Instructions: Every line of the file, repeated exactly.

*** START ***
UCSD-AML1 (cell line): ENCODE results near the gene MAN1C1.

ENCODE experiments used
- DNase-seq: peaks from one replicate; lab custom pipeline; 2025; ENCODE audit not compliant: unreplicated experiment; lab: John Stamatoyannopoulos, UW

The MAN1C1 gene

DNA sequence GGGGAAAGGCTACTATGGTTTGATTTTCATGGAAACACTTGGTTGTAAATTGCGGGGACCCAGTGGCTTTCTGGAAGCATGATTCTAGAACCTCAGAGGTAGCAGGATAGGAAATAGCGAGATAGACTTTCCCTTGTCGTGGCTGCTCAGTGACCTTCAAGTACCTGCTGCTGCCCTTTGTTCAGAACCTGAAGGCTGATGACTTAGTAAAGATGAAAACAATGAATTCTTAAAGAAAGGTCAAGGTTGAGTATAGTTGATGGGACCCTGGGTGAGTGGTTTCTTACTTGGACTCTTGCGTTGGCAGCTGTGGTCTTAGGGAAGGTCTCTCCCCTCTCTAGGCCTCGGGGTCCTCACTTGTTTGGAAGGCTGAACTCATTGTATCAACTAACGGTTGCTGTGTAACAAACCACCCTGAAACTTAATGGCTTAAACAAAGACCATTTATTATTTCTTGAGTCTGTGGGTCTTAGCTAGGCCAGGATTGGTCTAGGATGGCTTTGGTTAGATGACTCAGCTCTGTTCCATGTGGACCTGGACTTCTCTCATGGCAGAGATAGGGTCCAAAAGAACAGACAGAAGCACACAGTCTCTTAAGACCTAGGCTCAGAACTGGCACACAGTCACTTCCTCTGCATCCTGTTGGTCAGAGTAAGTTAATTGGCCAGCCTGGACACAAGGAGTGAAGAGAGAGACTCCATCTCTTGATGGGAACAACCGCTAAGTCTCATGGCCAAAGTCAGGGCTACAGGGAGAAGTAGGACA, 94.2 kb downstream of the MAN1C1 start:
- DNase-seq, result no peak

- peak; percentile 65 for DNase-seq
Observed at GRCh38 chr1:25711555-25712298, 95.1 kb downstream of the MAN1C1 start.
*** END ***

UCSD-AML1 (cell line): ENCODE results near the gene MAN1C1.

ENCODE experiments used
- DNase-seq: peaks from one replicate; lab custom pipeline; 2025; ENCODE audit not compliant: unreplicated experiment; lab: John Stamatoyannopoulos, UW

The MAN1C1 gene

DNA sequence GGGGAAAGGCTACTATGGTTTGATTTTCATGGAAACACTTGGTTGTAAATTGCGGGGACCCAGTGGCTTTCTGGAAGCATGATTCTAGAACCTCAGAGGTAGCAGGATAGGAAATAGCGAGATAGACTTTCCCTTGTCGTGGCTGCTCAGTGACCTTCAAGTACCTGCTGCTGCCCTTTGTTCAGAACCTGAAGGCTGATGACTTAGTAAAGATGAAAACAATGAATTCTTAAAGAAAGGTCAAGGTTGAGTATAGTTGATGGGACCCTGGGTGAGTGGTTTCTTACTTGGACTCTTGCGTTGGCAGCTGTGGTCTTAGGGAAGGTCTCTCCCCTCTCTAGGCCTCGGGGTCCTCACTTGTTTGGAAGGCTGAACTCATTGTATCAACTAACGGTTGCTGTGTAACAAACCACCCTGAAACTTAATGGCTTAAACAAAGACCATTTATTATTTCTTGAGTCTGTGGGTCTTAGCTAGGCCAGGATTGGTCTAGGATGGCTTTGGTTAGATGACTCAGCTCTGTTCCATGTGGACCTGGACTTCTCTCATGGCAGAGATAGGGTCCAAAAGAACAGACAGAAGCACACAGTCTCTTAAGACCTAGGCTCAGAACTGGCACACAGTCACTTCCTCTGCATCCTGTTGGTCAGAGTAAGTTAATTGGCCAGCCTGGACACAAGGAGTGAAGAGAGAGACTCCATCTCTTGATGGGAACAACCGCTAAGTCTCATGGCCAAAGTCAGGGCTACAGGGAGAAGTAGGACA, 94.2 kb downstream of the MAN1C1 start:
- DNase-seq, result no peak

- peak; percentile 65 for DNase-seq
Observed at GRCh38 chr1:25711555-25712298, 95.1 kb downstream of the MAN1C1 start.